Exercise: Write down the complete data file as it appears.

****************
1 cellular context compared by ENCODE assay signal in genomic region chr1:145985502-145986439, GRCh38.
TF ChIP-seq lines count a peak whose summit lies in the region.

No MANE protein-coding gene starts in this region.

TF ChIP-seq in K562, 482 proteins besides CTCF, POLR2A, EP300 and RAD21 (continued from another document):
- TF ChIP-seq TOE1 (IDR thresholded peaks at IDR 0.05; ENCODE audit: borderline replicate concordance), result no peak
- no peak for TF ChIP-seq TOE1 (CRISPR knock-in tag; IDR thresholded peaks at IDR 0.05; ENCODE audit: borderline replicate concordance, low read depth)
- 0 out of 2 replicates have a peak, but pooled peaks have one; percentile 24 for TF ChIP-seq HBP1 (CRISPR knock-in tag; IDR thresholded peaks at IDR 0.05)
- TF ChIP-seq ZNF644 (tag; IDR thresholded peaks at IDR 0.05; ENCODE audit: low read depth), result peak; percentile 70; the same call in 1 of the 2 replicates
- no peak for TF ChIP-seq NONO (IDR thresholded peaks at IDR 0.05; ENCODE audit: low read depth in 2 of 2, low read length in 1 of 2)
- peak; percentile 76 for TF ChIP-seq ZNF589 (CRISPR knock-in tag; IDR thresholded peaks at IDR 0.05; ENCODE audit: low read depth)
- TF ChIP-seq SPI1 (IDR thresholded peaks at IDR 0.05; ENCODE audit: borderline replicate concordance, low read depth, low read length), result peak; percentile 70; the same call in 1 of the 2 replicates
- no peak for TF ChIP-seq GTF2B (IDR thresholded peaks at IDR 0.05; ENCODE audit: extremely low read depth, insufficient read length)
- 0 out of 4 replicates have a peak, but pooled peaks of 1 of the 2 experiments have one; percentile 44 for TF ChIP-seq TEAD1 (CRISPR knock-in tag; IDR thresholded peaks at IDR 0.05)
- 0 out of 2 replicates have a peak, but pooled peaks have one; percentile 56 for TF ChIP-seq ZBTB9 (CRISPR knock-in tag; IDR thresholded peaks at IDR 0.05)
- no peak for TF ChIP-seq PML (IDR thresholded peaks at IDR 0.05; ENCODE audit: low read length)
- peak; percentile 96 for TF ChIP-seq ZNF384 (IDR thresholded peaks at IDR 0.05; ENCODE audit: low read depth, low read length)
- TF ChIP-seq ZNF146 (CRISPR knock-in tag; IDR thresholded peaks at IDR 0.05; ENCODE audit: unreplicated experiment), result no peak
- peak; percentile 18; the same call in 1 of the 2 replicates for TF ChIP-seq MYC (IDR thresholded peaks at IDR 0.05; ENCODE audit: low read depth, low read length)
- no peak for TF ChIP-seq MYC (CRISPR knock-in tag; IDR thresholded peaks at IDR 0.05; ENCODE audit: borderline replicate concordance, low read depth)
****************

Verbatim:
1 cellular context compared by ENCODE assay signal in genomic region chr1:145985502-145986439, GRCh38.
TF ChIP-seq lines count a peak whose summit lies in the region.

No MANE protein-coding gene starts in this region.

TF ChIP-seq in K562, 482 proteins besides CTCF, POLR2A, EP300 and RAD21 (continued from another document):
- TF ChIP-seq TOE1 (IDR thresholded peaks at IDR 0.05; ENCODE audit: borderline replicate concordance), result no peak
- no peak for TF ChIP-seq TOE1 (CRISPR knock-in tag; IDR thresholded peaks at IDR 0.05; ENCODE audit: borderline replicate concordance, low read depth)
- 0 out of 2 replicates have a peak, but pooled peaks have one; percentile 24 for TF ChIP-seq HBP1 (CRISPR knock-in tag; IDR thresholded peaks at IDR 0.05)
- TF ChIP-seq ZNF644 (tag; IDR thresholded peaks at IDR 0.05; ENCODE audit: low read depth), result peak; percentile 70; the same call in 1 of the 2 replicates
- no peak for TF ChIP-seq NONO (IDR thresholded peaks at IDR 0.05; ENCODE audit: low read depth in 2 of 2, low read length in 1 of 2)
- peak; percentile 76 for TF ChIP-seq ZNF589 (CRISPR knock-in tag; IDR thresholded peaks at IDR 0.05; ENCODE audit: low read depth)
- TF ChIP-seq SPI1 (IDR thresholded peaks at IDR 0.05; ENCODE audit: borderline replicate concordance, low read depth, low read length), result peak; percentile 70; the same call in 1 of the 2 replicates
- no peak for TF ChIP-seq GTF2B (IDR thresholded peaks at IDR 0.05; ENCODE audit: extremely low read depth, insufficient read length)
- 0 out of 4 replicates have a peak, but pooled peaks of 1 of the 2 experiments have one; percentile 44 for TF ChIP-seq TEAD1 (CRISPR knock-in tag; IDR thresholded peaks at IDR 0.05)
- 0 out of 2 replicates have a peak, but pooled peaks have one; percentile 56 for TF ChIP-seq ZBTB9 (CRISPR knock-in tag; IDR thresholded peaks at IDR 0.05)
- no peak for TF ChIP-seq PML (IDR thresholded peaks at IDR 0.05; ENCODE audit: low read length)
- peak; percentile 96 for TF ChIP-seq ZNF384 (IDR thresholded peaks at IDR 0.05; ENCODE audit: low read depth, low read length)
- TF ChIP-seq ZNF146 (CRISPR knock-in tag; IDR thresholded peaks at IDR 0.05; ENCODE audit: unreplicated experiment), result no peak
- peak; percentile 18; the same call in 1 of the 2 replicates for TF ChIP-seq MYC (IDR thresholded peaks at IDR 0.05; ENCODE audit: low read depth, low read length)
- no peak for TF ChIP-seq MYC (CRISPR knock-in tag; IDR thresholded peaks at IDR 0.05; ENCODE audit: borderline replicate concordance, low read depth)